Famed economists Dr. Arthur Laffer and Stephen Moore authored the following op-ed which appeared in the New York Post:
“This is the flip side [of] tax the rich, tax the rich, tax the rich. The rich leave, and now what do you do?” Gov. Andrew Cuomo asked this month, and it’s a vexing question.
When Congress enacted President Trump’s tax reform a little over a year ago, many economists, ourselves included, predicted that the lower tax rates would supercharge the national economy but could cause big financial problems for the tri-state region of New York, New Jersey and Connecticut.
The cap on the state and local tax deductions at $10,000 raised the highest effective state tax rates to 12.7 percent from 7.7 percent in New York City, to more than 10 percent from 6.5 percent in New Jersey, and to 7 percent from 4.2 percent in Connecticut.
The danger was clear: Unless these states cut their taxes sharply, they would witness an exodus of wealthy residents, who would migrate to low-tax states like Florida, Tennessee and Texas, taking their money with them and dramatically diminishing the tax base in their home states.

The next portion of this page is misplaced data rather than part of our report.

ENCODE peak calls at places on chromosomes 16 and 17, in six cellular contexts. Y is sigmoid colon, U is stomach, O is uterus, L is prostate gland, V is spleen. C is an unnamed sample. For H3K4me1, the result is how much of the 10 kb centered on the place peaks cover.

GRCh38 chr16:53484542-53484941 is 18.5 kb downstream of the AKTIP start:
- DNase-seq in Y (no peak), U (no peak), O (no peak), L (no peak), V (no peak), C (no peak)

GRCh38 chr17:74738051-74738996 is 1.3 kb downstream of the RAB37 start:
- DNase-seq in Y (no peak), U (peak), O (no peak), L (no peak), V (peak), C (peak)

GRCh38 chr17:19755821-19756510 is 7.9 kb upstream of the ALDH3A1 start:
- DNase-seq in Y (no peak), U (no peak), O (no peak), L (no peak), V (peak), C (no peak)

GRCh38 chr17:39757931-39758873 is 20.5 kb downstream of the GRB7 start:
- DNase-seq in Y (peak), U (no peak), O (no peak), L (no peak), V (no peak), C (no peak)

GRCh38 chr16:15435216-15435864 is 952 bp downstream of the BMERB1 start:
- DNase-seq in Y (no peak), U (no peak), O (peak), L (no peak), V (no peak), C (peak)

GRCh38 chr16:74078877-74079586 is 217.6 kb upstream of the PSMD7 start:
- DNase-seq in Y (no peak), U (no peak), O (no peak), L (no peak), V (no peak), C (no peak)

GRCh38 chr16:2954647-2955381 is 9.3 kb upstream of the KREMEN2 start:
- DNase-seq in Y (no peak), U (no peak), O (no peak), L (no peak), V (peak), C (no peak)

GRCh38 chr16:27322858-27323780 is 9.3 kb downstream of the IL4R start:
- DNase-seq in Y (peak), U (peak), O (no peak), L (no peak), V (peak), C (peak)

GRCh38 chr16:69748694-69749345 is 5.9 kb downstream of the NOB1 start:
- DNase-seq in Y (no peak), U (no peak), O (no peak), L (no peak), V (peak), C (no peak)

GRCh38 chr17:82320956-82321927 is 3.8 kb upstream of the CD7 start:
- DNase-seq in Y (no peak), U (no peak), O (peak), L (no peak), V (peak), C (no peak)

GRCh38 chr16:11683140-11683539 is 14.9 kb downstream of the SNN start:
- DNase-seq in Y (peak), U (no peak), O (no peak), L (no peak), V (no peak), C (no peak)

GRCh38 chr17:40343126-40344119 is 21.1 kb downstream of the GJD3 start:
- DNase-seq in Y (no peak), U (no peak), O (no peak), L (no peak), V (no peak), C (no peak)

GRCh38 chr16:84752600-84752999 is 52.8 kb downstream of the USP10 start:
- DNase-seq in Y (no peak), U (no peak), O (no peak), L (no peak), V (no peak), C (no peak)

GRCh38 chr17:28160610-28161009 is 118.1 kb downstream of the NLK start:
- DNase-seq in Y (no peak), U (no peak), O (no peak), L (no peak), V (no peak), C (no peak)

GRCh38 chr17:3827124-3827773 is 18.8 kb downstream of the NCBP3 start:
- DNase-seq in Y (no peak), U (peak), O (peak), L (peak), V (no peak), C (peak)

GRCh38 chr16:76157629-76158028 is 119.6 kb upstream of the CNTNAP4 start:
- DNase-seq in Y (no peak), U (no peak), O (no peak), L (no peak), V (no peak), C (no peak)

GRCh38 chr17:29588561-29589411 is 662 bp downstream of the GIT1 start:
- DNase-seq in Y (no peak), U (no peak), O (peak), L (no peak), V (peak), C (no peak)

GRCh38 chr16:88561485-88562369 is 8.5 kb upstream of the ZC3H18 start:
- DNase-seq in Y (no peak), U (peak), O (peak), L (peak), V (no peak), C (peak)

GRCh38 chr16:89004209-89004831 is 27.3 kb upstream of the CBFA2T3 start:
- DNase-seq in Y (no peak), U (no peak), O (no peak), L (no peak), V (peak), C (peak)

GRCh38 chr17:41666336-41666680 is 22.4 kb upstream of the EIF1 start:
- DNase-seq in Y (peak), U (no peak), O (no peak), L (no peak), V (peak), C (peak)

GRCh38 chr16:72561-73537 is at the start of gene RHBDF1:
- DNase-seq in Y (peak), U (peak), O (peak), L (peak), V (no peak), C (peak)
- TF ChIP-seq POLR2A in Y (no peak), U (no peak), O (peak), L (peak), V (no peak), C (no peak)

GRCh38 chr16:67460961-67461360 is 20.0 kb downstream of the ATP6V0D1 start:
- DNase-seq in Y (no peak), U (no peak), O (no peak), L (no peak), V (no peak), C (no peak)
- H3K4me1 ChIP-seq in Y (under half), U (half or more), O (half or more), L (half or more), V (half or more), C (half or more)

Cuomo is now calling the SALT change “diabolical.” But Albany sat back and did nothing. Ditto for legislators in Hartford. And in Trenton, they raised taxes.
The exodus may already be underway.
The latest data from the United Van Lines, which are a good proxy for where Americans are moving to and from, show which states had the highest percentage of leavers in 2018. New Jersey was first. Connecticut came third and New York fourth. (Illinois came second — also a very high tax state.)
The irony: For years, liberals like Cuomo argued that firms and wealthy individuals don’t make location decisions based on taxes. But now they are forced to admit that the SALT cap, which primarily affects the richest 1 percent, is depleting state coffers.
Read the full piece here.